Being able to walk the tightrope between running lots of experiments and the site being very stable is a tension in software delivery. One example of a company that is doing this well is Google. Google is famous in the industry for having “error budgets,” which encourage their products to have a minimum amount of “downtime” every month. That means that they want their teams to push as hard as possible to get new code into production (and run those experiments) up until the point where the budget is exhausted and then deployments are slowed or stopped. One must be very good at delivering software to do that safely and effectively.
But DevOps is not just for Development and Operations. It’s for other teams as well, as every team is part of the value stream in some way. That includes security, design, legal, and marketing. I once worked with a marketing team that would only start on collateral (tweets, blog posts, etc.) after a feature was released. We had inventory that we’d paid for and released that was available for weeks that no customers knew about. We revamped our process so that the collateral was released on the same day as the feature so that the investment that was made as a business could be realized with customers engaging with new features weeks earlier than before which led to shorter feedback cycles, greater customer satisfaction, increased revenue, etc.
This was possible because we had a culture of participation and information sharing that let those who were closest to the information decide the best way to execute on the company’s goals. Those in management explained the goals and targets, and left it to the smart, empowered, humans to participate and deliver the results necessary to achieve those objectives. In the DevOps movement, we refer to this as Westrum Generative culture after Dr. Ron Westrum, who proposed the model. Many investors intuitively know that this culture is a key indicator of high growth teams.
It’s clear that at this turning point in the age of software, companies that are able to master the dominant paradigm of the moment will be the ones that survive and thrive in the new “golden age” as described by Dr. Perez. Today, it’s not enough to be big, or loaded with capital. It comes down to execution and speed. To do so, we are going to need to place an emphasis on getting good at delivering software.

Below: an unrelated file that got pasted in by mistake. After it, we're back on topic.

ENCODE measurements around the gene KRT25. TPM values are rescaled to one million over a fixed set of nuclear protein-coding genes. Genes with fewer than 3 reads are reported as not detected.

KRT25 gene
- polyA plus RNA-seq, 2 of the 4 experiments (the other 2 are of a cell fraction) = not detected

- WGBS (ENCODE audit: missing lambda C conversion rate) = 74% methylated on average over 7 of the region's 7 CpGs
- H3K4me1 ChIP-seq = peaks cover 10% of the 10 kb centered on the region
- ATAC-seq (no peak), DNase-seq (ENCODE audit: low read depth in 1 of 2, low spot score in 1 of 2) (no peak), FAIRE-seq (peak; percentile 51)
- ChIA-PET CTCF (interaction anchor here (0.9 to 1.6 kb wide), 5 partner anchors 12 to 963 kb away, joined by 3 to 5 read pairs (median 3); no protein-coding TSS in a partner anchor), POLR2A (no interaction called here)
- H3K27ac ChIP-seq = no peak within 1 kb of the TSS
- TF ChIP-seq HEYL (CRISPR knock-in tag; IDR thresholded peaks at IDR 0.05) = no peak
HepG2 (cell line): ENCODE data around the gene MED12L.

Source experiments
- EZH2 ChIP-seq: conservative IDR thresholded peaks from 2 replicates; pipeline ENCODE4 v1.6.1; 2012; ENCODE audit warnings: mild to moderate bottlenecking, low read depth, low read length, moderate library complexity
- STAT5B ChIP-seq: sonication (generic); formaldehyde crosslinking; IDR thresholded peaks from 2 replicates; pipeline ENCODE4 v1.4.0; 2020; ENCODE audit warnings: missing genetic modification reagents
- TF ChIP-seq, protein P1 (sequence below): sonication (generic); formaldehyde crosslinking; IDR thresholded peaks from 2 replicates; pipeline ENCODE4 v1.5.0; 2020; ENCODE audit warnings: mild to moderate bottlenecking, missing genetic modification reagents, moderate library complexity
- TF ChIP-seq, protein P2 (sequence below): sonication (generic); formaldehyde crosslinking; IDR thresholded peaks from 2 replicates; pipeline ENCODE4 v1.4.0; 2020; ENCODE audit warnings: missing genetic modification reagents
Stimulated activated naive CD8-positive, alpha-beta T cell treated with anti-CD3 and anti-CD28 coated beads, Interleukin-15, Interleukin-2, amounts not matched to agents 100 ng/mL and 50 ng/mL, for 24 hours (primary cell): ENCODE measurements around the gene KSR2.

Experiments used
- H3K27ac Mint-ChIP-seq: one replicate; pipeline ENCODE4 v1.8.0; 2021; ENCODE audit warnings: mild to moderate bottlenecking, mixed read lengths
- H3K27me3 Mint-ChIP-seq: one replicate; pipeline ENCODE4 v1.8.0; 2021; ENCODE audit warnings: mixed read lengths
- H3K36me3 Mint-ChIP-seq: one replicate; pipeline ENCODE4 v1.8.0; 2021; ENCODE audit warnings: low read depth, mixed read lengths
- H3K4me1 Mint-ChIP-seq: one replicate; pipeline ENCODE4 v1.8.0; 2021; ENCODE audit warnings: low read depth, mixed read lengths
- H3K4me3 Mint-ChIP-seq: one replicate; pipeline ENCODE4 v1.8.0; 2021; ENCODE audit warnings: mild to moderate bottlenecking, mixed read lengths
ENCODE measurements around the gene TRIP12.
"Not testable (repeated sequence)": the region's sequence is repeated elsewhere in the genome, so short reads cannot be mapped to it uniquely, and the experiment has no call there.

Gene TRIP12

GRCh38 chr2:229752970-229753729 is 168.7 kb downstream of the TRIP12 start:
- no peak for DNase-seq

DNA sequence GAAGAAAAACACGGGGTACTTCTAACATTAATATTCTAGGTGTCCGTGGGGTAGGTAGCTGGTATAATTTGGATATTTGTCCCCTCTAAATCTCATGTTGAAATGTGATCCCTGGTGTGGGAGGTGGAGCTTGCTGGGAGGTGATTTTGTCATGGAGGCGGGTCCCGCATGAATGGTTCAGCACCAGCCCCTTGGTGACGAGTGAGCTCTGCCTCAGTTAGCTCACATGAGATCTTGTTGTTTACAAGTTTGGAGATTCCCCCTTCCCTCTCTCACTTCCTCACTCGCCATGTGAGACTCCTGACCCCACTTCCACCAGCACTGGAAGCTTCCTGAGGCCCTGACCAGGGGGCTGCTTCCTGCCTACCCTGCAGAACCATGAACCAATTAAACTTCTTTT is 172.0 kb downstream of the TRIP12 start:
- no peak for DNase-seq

“In 1999, at the startup I was at, it was an amazing realization to see how my leadership would pay almost anything if we could ship one day sooner. So this is a completely different dynamic. I’m no longer optimizing for cost, I’m now optimizing for time.” – Elizabeth Hendrickson
If we follow the DevOps model, this can be accomplished in a way that is good for business and our employees, which was the reason behind the formation of Mangoteque. Working employees like cogs in a machine, without respect and consideration, will never compare with the results we can achieve for our companies if everyone is focused on delivering value together to our customers.
Adrian Cockroft, the architect of the Netflix move from data center to cloud, famously tells a story about C-level executives. After giving a talk about the amazing results that Netflix was able to achieve in their engineering organization and for the business he would often be mobbed by C-suite executives after the talk who would declare “That’s amazing! What results! Where were you able to find those talented people?” To which Adrian would reply:
“We hired them from you and got out of their way.”